Tuesday, April 01, 2008

Trained Liturgist

The spiteful Robert Mickens, of The Tablet (seen last week's bit of snideness?) said of the Pope that he was not a "trained liturgist". It really does strike me that we actually need such people, trained liturgists, I mean, not Mickens.

He are some of things I would expect from such a person:

  • a person of profound prayer & deep humility
  • be at ease with the Church's rites and devotional practices

  • be familiar with & love both forms of the Roman Rite

  • have a deep grounding in & understanding of dogmatic, sacramental and liturgical theology
  • know well and love the Scriptures, the Fathers and the Magisterium

  • know the Church's Laws

  • should know well Latin & Greek, and be familiar with the other liturgical languages of the Catholic Church

  • should know the Church's musical tradition

  • should rooted in the tradition and anxious to pass it on

  • understand the psychology & socilogy of worship

  • be a Pastor, preferrably a priest
  • understand religious and secular culture, and history
  • know that he is the servant not the master of the liturgy, which belongs not to him but the Church

add your own ideas in the comments


Volpius Leonius said...

Its strikes me as absurd to claim that a member of the clergy is not a trained liturgist, what on earth do they do every day of the week then?

Mulier Fortis said...

How about...

Loyal to the Holy Father

Obedient to the Church's teachings

Not into PC language just for the sake of being PC...

Fr Ray Blake said...

I have deleted some of you by mistake, so sorry.

Anagnostis said...

Of course, "trained liturgist" is code, that's all. These people don't understand liturgy at all, apart from its sociological function. It's therefore meaningless to point out that none of the great figures in the liturgical Movement - Gueranger, Guardini, Casel, Parsch, Jungman, Bouyer etc - were "trained liturgists" (liturgical science did not exist in their generations) because the phrase merely means "formed in approved sociological ideology".

Pope Benedict is a wonderful writer on the liturgy - a great teacher and profound theologian, marked by an essential humility before the objective Apostolic Tradtion.

Anonymous said...

I attended a SVP meeting in our parish and one of the members insulted the Pope at the start of the meeting. Strange thing is that the SVP prayers include a prayer for the Pope in its format.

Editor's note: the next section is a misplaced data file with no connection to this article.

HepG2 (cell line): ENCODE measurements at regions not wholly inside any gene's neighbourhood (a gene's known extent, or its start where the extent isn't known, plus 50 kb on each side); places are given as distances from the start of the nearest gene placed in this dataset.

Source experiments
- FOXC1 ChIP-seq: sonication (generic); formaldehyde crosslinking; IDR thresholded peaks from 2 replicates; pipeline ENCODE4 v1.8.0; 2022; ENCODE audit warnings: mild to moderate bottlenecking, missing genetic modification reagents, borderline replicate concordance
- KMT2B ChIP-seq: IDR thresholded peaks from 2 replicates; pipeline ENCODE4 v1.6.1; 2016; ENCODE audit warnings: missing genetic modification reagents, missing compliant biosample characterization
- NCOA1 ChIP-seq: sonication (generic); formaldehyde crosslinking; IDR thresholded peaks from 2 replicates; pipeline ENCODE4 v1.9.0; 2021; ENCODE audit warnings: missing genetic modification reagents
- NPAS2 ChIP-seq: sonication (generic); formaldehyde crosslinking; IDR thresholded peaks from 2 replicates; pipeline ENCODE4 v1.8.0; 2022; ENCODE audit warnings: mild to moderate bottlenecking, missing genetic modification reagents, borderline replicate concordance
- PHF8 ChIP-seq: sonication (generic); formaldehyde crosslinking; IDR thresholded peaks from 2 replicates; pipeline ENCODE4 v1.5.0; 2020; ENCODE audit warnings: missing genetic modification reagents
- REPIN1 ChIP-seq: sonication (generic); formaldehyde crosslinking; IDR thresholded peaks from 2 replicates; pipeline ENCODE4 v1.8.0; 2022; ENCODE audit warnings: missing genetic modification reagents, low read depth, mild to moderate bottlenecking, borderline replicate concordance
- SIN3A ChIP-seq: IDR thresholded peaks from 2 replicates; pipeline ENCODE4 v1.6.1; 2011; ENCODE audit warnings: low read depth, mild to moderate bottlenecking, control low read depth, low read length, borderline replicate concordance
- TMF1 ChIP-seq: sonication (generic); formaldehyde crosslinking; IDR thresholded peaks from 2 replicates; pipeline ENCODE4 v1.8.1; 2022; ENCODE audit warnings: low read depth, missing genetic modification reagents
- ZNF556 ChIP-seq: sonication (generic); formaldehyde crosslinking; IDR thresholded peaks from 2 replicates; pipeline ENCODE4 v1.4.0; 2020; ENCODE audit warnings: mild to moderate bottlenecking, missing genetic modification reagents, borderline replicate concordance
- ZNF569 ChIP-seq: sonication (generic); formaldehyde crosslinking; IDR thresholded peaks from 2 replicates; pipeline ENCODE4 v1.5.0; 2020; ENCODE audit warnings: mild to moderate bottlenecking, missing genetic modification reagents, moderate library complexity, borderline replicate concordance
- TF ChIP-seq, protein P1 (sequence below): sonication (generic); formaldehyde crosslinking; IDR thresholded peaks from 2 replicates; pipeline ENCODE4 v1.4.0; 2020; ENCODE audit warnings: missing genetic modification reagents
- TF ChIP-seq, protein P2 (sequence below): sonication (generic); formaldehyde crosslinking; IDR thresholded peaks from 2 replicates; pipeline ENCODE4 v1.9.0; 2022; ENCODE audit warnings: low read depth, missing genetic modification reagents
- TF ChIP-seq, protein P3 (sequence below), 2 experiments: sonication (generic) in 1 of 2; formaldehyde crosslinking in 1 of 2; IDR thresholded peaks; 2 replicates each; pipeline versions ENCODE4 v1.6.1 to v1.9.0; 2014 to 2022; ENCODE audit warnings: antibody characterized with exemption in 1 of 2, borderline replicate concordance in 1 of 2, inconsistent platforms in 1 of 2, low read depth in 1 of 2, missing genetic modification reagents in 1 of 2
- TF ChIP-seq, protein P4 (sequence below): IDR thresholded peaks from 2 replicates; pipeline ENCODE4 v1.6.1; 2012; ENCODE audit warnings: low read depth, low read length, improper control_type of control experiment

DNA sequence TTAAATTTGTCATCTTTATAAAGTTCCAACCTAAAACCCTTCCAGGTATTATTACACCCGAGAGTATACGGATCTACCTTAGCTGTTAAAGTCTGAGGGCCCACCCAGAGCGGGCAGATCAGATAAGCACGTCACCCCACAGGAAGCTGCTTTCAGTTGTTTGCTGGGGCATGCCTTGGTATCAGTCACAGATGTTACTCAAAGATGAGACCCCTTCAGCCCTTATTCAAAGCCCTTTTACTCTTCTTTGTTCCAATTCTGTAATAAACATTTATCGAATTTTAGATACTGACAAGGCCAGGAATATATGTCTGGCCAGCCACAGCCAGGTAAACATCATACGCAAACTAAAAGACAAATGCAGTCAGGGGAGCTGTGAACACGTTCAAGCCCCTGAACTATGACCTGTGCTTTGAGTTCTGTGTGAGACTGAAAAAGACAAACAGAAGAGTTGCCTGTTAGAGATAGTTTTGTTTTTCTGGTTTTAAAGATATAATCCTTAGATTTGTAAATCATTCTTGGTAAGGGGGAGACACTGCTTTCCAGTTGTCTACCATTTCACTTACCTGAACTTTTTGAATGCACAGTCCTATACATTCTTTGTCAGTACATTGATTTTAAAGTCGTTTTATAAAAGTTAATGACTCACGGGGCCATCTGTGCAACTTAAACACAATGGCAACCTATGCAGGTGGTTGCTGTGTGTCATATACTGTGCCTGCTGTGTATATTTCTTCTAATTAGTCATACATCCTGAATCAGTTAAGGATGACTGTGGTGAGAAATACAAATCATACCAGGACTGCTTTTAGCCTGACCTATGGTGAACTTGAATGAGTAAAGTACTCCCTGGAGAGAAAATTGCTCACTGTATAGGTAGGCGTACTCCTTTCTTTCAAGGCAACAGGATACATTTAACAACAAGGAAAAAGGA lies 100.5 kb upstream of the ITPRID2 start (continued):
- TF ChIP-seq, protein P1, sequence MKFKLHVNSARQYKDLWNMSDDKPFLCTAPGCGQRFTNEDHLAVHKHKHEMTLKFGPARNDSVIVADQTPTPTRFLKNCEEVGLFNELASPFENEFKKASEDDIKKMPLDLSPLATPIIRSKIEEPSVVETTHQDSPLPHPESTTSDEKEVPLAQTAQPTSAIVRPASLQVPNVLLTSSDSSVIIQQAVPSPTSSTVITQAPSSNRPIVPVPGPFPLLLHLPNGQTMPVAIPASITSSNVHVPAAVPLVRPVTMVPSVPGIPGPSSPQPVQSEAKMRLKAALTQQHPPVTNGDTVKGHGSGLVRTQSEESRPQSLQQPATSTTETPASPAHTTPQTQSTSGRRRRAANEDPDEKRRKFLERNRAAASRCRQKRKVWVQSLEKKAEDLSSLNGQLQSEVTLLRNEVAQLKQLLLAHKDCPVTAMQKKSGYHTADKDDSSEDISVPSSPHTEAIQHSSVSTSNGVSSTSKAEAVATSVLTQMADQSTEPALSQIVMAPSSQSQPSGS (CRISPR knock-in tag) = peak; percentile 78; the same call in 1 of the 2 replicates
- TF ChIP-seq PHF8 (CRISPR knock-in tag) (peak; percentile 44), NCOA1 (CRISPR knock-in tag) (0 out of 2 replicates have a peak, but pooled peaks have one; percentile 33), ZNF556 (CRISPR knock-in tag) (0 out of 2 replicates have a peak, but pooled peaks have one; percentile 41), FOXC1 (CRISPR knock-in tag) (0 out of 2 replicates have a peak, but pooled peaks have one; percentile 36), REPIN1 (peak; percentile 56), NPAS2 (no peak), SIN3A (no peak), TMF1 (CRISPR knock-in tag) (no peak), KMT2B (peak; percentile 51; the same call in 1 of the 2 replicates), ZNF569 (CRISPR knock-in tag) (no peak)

My point is that we can't complain about athiests, aggressive secularists, non-Catholics, "The Tablet" or anybody else insulting the Pope if ordinary Catholics are doing it also - in a SVP meeting of all places! Or, indeed, if Bishops also disobey him publicly or interpret his words to suit themselves.

GOR said...

I equate the term “trained liturgist’ with the term “feminist theologian”. Both bespeak someone who has had some courses in the discipline and possibly even a dubious degree from a liberal ‘Catholic’ university. Both cast themselves as ‘experts’ or ‘specialists’ in their field and a cut above everyone else as they pronounce dogmatically upon their subject. Humility is not in their lexicon, as they “know more” than the rest of us.

I recall our Holy Father some time back - in an address to theologians - admonishing them to humility. In the post-Vatican II era we have seen little of this humility from either ‘theologians’ or ‘liturgists’. They present themselves as ‘knowing more than God’ – or at least God’s representative on earth. One of the hallmarks of Pope Benedict is that, despite his erudition and his undoubted theological credentials, he is at heart a humble man.

The liturgical and theological ‘specialists’ would do well to learn from him, as they should learn from Him who is “meek and humble of heart”.

After all, a ‘specialist’ is defined as: “One who knows more and more, about less and less…”

Anonymous said...

A trained liturgist is the sort of idiot who refuses to read the Passion Gospel on Palm Sunday because it is inappropriate! I kid you not. ffn

Volpius Leonius said...

I pray that people who insult the Pope are not ordinary Catholics, now anonymous what did you do to protect the good name of H.H. did you at least point out that the committing the sin of detraction against the Holy Pontiff is a great sin, personally I would have struck the fool.

We are pretty powerless against rebellious clerics but not against other members of the laity.

Physiocrat said...

As a server, I would appreciate some training in the liturgy and in any case it would not come amiss. Probably this is widely true.

Can we invite a good MC down to give an afternoon's training, to show us what to do, and when, and how, to do it? And what to wear (black shoes, not trainers). There is also now a need to teach servers assisting in the Extraordinary Rite. And procedures should be written down in a book, with diagrams showing where people should stand, which depends on the layout of the church. Servers are not telepathic and need to know beforehand what they are supposed to be doing, to avoid whispering, gesturing and other means of communication during the mass itself, and all prone to misunderstanding.

If an invitation was sent out to other parishes, this would make for a better attendance. Perhaps something for the Deanery. Or pie in the sky?